Pharmaceutical Research

, Volume 23, Issue 5, pp 1008–1019 | Cite as

Polymer Microneedles for Controlled-Release Drug Delivery

  • Jung-Hwan Park
  • Mark G. Allen
  • Mark R. Prausnitz
Research Paper


As an alternative to hypodermic injection or implantation of controlled-release systems, this study designed and evaluated biodegradable polymer microneedles that encapsulate drug for controlled release in skin and are suitable for self-administration by patients.


Arrays of microneedles were fabricated out of poly-lactide-co-glycolide using a mold-based technique to encapsulate model drugs—calcein and bovine serum albumin (BSA)—either as a single encapsulation within the needle matrix or as a double encapsulation, by first encapsulating the drug within carboxymethylcellulose or poly-l-lactide microparticles and then encapsulating drug-loaded microparticles within needles.


By measuring failure force over a range of conditions, poly-lactide-co-glycolide microneedles were shown to exhibit sufficient mechanical strength to insert into human skin. Microneedles were also shown to encapsulate drug at mass fractions up to 10% and to release encapsulated compounds within human cadaver skin. In vitro release of calcein and BSA from three different encapsulation formulations was measured over time and was shown to be controlled by the encapsulation method to achieve release kinetics ranging from hours to months. Release was modeled using the Higuchi equation with good agreement (r 2 ≥ 0.90). After microneedle fabrication at elevated temperature, up to 90% of encapsulated BSA remained in its native state, as determined by measuring effects on primary, secondary, and tertiary protein structure.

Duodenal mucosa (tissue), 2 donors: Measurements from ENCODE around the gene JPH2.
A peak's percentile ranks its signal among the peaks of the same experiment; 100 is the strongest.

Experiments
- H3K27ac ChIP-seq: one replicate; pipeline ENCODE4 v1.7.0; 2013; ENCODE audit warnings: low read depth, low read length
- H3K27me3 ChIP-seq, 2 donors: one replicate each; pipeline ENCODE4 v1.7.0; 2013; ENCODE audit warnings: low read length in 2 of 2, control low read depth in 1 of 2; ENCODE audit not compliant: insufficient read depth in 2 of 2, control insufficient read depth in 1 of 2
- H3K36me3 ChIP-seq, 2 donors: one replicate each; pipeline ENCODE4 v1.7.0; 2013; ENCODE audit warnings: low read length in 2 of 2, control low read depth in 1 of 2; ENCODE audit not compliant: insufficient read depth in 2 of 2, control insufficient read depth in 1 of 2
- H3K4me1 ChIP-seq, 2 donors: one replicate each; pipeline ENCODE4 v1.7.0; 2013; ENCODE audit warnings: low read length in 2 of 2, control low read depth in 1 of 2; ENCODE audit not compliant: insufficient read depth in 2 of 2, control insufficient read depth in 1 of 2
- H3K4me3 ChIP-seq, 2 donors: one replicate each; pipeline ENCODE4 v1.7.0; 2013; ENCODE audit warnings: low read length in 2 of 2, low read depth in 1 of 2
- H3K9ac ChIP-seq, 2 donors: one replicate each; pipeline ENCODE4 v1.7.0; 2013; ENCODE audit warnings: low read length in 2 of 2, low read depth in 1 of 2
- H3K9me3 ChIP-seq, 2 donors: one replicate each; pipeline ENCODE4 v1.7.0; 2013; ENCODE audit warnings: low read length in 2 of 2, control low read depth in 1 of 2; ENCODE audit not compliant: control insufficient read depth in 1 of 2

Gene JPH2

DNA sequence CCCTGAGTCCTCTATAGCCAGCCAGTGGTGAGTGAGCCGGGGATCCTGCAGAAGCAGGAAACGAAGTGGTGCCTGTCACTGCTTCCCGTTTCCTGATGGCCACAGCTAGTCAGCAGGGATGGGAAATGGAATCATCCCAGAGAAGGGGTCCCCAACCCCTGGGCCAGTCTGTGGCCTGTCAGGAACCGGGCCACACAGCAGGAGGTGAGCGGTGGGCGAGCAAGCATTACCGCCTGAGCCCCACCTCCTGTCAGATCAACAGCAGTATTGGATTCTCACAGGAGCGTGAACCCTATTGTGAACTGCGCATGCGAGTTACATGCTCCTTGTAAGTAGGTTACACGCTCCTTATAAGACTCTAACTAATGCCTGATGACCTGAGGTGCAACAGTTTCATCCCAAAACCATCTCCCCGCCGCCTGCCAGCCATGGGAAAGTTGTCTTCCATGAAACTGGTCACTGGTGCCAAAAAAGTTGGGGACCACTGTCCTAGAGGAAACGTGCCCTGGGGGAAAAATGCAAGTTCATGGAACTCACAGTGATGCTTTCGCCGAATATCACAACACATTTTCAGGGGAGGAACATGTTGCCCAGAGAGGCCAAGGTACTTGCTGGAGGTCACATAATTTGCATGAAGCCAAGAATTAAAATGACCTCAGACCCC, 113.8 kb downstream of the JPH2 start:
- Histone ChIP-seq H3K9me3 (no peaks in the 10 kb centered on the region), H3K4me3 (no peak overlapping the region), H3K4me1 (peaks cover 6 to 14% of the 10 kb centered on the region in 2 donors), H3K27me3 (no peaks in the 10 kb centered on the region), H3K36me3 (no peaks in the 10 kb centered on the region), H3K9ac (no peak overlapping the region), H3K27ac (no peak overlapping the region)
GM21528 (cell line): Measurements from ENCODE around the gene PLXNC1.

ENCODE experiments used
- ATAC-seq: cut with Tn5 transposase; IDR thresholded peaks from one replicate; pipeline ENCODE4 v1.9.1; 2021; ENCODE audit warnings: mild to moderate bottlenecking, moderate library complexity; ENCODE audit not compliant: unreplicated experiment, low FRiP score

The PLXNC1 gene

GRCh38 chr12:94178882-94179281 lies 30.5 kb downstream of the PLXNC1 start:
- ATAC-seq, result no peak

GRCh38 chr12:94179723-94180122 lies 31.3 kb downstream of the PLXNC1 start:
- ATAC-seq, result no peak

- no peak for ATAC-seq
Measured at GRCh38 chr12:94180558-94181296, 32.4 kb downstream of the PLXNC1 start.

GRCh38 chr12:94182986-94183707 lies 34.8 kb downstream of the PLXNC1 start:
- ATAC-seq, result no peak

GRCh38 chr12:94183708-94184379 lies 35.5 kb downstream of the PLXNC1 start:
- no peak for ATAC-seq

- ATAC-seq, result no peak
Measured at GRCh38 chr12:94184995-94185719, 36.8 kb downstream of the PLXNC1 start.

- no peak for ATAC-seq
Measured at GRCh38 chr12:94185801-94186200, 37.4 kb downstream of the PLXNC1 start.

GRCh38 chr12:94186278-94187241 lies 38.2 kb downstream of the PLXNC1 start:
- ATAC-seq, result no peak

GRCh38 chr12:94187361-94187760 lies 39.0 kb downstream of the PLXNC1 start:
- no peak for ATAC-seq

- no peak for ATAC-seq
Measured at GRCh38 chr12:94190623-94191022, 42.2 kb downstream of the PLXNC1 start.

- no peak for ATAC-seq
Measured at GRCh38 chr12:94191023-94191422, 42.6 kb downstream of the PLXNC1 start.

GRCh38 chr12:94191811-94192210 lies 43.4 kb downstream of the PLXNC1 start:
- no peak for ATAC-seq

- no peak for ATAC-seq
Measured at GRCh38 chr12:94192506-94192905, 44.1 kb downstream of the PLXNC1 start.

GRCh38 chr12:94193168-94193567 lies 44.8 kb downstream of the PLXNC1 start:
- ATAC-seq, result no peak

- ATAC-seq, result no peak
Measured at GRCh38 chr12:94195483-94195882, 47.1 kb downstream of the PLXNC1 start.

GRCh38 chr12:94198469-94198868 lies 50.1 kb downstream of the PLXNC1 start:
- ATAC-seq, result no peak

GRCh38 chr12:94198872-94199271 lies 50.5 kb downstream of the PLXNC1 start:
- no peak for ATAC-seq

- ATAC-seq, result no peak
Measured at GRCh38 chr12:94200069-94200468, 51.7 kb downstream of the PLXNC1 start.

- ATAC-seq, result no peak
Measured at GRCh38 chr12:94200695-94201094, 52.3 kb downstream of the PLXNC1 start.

Biodegradable polymer microneedles can encapsulate drug to provide controlled-release delivery in skin for hours to months.

Key Words

controlled-release drug delivery microneedles protein stability transdermal drug delivery 



We thank Jin-Woo Park, Hak-Jun Sung, and Ping Ming Wang for helpful discussions and Gary Meek for photographing Fig. 3F. This work was supported in part by the National Institutes of Health. J.-H. P., M. G. A., and M. R. P. are members of the Microelectronics Research Center, and J.-H. P. and M. R. P. are members of the Institute for Bioengineering and Bioscience and the Center for Drug Design, Development and Delivery at Georgia Tech.


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Copyright information

© Springer Science + Business Media, Inc. 2006

Authors and Affiliations

  • Jung-Hwan Park
    • 1
  • Mark G. Allen
    • 2
  • Mark R. Prausnitz
    • 1
    • 3
  1. 1.Wallace H. Coulter Department of Biomedical Engineering at Georgia Tech and Emory UniversityGeorgia Institute of TechnologyAtlantaUSA
  2. 2.School of Electrical and Computer EngineeringGeorgia Institute of TechnologyAtlantaUSA
  3. 3.School of Chemical and Biomolecular EngineeringGeorgia Institute of TechnologyAtlantaUSA

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